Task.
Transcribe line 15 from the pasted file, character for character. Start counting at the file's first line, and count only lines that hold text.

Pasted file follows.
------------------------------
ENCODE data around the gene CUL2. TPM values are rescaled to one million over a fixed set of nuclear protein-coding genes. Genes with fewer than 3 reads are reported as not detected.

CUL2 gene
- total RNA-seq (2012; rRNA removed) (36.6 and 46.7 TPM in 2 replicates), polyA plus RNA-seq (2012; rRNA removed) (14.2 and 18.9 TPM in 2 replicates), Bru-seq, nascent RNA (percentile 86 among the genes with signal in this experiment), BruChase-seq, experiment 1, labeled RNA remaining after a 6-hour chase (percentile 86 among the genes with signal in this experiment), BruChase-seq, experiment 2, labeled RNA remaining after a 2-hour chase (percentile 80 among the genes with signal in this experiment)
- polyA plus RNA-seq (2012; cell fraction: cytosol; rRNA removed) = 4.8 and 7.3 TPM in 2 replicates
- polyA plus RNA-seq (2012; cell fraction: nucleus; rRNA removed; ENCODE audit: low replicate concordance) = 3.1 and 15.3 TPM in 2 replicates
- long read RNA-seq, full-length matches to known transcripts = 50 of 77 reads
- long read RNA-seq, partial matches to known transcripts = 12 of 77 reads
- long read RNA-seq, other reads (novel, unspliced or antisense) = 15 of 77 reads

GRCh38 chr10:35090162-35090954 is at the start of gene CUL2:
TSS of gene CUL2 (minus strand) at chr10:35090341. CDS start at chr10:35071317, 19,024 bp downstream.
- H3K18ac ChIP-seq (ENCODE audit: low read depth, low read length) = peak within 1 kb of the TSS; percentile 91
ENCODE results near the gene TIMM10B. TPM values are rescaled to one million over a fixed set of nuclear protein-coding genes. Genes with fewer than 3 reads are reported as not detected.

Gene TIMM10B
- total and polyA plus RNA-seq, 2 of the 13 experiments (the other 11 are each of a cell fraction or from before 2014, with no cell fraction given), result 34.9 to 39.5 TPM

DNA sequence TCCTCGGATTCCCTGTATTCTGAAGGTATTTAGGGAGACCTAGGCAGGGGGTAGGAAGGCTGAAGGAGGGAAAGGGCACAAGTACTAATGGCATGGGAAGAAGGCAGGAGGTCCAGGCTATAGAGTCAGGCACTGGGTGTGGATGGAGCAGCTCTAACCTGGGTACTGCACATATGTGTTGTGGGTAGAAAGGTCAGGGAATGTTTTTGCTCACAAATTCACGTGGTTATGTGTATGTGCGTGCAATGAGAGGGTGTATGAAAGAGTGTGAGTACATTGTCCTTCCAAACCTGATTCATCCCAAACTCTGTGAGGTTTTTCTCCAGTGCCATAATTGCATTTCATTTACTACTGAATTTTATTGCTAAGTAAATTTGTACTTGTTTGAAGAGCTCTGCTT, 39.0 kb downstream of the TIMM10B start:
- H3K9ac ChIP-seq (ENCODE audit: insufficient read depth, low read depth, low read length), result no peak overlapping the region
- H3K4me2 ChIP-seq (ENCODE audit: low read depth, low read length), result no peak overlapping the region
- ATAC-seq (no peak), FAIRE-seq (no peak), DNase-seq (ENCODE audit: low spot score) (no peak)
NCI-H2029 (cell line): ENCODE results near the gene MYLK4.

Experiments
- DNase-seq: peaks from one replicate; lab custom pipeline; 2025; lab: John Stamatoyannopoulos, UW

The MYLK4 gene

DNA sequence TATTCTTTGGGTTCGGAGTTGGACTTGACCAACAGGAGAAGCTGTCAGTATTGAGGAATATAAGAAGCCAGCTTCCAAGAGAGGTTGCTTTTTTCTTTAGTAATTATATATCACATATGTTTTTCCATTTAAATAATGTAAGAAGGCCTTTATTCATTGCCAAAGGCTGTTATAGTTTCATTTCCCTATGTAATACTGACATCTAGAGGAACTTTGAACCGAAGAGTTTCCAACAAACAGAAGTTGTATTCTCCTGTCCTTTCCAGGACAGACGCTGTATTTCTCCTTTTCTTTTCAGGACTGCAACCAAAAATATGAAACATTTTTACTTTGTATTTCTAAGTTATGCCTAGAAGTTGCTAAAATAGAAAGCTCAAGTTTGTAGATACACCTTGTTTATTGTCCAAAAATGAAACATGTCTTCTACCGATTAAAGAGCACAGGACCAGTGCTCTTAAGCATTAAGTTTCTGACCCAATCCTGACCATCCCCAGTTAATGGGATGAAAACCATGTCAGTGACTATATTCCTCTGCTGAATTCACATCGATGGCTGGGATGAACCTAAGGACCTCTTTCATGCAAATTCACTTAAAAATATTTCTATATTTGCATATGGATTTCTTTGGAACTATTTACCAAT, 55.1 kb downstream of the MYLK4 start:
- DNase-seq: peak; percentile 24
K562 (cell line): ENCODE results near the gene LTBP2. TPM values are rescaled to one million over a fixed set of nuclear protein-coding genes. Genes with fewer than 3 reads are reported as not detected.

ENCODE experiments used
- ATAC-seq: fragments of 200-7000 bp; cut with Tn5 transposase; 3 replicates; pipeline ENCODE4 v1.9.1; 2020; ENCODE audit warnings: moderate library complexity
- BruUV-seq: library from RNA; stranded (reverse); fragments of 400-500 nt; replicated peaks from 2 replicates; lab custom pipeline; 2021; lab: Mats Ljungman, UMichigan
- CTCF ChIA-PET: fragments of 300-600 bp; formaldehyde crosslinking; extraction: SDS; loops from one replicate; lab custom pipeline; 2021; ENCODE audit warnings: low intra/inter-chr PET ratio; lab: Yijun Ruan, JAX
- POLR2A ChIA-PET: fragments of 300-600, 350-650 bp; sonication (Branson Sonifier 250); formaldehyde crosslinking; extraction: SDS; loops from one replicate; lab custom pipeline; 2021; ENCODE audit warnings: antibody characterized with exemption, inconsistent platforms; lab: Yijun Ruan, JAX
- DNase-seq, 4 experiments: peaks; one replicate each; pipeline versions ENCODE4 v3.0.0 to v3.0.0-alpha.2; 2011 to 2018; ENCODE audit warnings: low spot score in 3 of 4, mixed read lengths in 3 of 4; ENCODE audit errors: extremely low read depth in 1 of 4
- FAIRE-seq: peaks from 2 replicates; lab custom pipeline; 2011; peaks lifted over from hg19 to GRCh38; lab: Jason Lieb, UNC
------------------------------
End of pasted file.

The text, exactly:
DNA sequence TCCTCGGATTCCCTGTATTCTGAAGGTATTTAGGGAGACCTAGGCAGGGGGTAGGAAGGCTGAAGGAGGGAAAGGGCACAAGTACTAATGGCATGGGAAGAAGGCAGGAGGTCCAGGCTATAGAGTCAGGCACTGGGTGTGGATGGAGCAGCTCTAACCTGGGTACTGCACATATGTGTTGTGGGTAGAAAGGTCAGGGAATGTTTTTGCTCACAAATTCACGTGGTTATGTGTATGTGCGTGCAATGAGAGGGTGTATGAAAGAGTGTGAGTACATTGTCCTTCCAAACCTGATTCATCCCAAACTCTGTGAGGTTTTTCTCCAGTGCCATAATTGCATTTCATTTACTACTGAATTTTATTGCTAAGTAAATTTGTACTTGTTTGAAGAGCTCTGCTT, 39.0 kb downstream of the TIMM10B start: